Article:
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You often hear the mantra “location, location, location” as the most important thing in real estate, how true does it ring when opening a new business and specifically technology startups? While it is true that Silicon Valley is still the leader in tech, there are cities all over the world that may suit a founding team better than purchasing a one way ticket to the Bay Area.
First, let’s look at the benefits of starting a company in the startup hubs like Silicon Valley, New York and Los Angeles. The access to venture capital is the top incentive for these places. According to Startup Genome, “Silicon Valley raised 32% more capital across all stages of development than other global hubs. It also had 35% more serial entrepreneurs or people who go on to found more than one company, and mentors.” There is also an abundance of talented, ambitious individuals looking to disrupt the status quo. A slew of Stanford grads start companies in Silicon Valley, and New York City startups attract the East Coast Ivy League grads. There is just a larger talent pool in these places.
While there are numerous benefits to starting a company in Silicon Valley, New York City and Los Angeles, there are a couple issues founders should take into consideration before taking the leap:
1. The cost of living – According to CNN Money, housing is 259 percent more expensive in San Francisco than in Indianapolis. Groceries, transportation and utilities are respectively 33, 15, and 5 percent extra. New York City housing is an eye-popping 448 percent more than it is in Indianapolis. Groceries, transportation and utilities are respectively 60, 27, and 45 percent more.
2. Access to a visa – If you are an international company with its eyes fixed on the United States, there are a few hurdles to overcome before the transition. A new visa, known as the X-visa, “would allow an entrepreneur to remain in the U.S. for three years. Entrepreneurs would be eligible to renew the visa for an additional three years if they can demonstrate that they’ve raised at least $250,000 in venture capital or generated $200,000 in annual revenue. X-visa holders are also eligible to apply for two one-year waivers of these requirements if they can demonstrate that their business is economically beneficial to the U.S.” Keep in mind that the complexity increases as the company raises more rounds or proves unprofitable within the time period given by law.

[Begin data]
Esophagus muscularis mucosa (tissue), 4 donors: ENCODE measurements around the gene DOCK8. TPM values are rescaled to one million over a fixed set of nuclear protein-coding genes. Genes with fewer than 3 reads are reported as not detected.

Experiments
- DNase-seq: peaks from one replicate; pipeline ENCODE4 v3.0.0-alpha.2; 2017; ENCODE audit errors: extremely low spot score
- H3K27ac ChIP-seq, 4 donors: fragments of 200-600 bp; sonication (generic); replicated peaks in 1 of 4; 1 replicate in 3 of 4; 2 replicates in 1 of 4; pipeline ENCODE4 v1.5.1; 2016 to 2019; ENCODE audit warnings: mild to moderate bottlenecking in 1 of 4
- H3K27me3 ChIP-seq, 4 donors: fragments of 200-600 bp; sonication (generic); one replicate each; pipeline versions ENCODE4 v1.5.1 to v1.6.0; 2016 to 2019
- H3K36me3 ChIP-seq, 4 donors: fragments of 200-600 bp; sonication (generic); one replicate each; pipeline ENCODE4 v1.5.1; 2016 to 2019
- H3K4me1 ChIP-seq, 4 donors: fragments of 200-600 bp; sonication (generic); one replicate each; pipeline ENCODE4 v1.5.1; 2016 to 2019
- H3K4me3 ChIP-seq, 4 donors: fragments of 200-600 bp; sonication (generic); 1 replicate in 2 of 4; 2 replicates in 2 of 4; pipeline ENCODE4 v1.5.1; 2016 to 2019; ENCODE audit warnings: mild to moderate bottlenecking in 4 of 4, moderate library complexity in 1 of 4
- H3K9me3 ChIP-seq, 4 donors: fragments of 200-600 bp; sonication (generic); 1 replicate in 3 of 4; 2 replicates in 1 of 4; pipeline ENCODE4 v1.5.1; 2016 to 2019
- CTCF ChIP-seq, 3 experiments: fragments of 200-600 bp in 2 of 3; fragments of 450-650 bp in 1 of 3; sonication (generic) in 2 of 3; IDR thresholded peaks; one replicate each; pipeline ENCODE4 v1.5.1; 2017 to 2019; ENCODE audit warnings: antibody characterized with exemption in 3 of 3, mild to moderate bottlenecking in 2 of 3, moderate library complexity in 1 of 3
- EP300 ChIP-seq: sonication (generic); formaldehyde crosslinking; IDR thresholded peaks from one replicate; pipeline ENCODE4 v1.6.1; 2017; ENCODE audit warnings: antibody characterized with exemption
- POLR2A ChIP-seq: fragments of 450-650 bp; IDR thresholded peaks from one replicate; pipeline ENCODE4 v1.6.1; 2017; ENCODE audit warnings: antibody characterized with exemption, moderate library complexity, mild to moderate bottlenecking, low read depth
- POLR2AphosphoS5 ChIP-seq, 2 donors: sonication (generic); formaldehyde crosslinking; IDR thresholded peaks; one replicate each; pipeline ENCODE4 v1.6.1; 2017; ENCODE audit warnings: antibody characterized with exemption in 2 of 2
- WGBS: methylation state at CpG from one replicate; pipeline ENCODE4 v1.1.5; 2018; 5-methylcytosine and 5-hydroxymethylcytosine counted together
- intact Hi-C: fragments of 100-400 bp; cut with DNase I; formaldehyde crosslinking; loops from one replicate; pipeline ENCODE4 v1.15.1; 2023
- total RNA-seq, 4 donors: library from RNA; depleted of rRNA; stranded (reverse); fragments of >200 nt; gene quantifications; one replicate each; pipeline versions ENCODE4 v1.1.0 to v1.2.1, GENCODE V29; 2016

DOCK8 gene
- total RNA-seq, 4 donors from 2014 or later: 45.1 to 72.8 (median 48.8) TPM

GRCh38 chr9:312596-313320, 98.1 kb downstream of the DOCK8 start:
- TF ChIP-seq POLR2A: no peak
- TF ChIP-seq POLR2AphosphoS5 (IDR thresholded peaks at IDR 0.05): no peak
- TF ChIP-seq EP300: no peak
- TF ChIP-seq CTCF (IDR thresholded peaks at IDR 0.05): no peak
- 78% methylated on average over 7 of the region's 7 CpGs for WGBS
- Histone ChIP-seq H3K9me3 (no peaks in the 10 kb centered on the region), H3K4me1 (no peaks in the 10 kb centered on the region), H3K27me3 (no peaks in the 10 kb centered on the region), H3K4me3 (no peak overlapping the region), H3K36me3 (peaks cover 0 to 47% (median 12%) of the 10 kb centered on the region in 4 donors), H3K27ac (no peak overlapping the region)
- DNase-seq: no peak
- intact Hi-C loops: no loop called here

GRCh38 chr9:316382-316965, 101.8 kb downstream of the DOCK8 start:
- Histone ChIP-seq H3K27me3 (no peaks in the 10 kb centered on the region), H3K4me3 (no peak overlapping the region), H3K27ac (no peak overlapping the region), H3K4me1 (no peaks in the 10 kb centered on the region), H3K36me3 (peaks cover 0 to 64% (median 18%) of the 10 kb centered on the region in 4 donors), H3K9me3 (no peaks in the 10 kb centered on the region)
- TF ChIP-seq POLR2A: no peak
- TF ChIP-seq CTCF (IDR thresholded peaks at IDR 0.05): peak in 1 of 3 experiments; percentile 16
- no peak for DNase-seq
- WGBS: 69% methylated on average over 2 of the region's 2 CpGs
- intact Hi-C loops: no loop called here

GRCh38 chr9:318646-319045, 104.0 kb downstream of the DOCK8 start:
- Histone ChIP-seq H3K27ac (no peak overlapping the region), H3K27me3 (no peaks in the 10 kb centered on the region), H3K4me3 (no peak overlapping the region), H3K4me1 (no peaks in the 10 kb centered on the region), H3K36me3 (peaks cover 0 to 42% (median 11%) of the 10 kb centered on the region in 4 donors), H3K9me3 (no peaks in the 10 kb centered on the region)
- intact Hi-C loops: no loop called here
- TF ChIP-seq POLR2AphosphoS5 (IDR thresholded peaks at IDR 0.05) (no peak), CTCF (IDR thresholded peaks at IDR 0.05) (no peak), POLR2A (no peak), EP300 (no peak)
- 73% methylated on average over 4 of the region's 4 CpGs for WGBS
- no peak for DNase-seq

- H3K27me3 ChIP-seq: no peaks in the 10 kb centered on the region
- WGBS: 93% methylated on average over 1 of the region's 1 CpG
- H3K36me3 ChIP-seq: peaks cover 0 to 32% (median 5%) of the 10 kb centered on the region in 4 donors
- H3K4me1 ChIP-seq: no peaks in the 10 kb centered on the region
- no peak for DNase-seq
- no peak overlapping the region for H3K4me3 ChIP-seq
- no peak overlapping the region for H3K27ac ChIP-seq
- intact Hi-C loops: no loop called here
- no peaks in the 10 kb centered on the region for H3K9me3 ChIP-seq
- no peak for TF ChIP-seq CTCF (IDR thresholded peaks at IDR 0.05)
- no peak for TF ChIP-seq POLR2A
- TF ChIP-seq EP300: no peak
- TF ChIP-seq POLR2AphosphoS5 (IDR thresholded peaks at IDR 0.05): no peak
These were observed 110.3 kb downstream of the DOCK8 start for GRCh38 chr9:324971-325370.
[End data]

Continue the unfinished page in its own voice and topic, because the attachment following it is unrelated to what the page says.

Fortunately, advances in communications technology and social media have made it easier than ever to work from practically anywhere. Here are some places to consider when starting a tech company:
– With companies such as ExactTarget (acquired by Salesforce.com for $2.5 billion) and Angie’s List, Indianapolis is considered to be a thriving tech hub in the Midwest. For information technology, Indianapolis ranked right up there with Baltimore, Boston, Chicago, New York and San Francisco according to “An Analysis of the Geography of Entrepreneurship” of Inc. 500 companies.
– If you want to go overseas, Israel is a major startup hub with successful companies like Waze, Wix and Conduit, to name a few. Here are some interesting facts about its startup culture. It is currently ranked #1 in the number of startups per capita at 1 startup per 1,800 Israelis. It ranked #2 in absolute number of startups (behind the United States). It’s ranked #3 in number of companies traded on NASDAQ after U.S. and Canada. Venture capital investment per capita in Israel is 2.5 times more than the U.S. and 30 times higher than Europe. Israel is the world leader in number of patents per capita, and it’s also leading in R&D spending per capita.
– When it comes to the financial and legal ease of starting a business, New Zealand has come in first for the second consecutive year according to the World Bank ranking. “In New Zealand, it takes only one step and one day, the ideal number, to incorporate a company. Someone who wants to open a business just has to apply for registration online. According to the report, the process costs $163.55 New Zealand dollars (US$129) and does not have a minimum capital requirement. By contrast, the U.S. ranks 13, needing six steps in order to start a business with no minimum capital. The report based the U.S. statistics on requirements in New York City, as it used the largest business city of each country it studied.”
The biggest thing that startups have to consider is the formation of their founding team and building their product. Location only matters to a limited extent. The proof of traction with a viable product or service matters more to investors than your office location.
Founders have it easier than ever before in finding capital for their venture without having to be in the same city as the investors. Crowdfunding sites offer visibility for early stage projects and many investors can also be accessed through their personal blogs and Twitter accounts. Savvy entrepreneurs can utilize these tactics to get a chance to pitch their company.
If you are one of the lucky ones already located in the tech hubs, by all means utilize all the resources available to help build your startup. However don’t be discouraged if you live far away from these hubs. Great ideas and execution can happen anywhere in the world. Focus on building the business first, and worry about the location as you grow.
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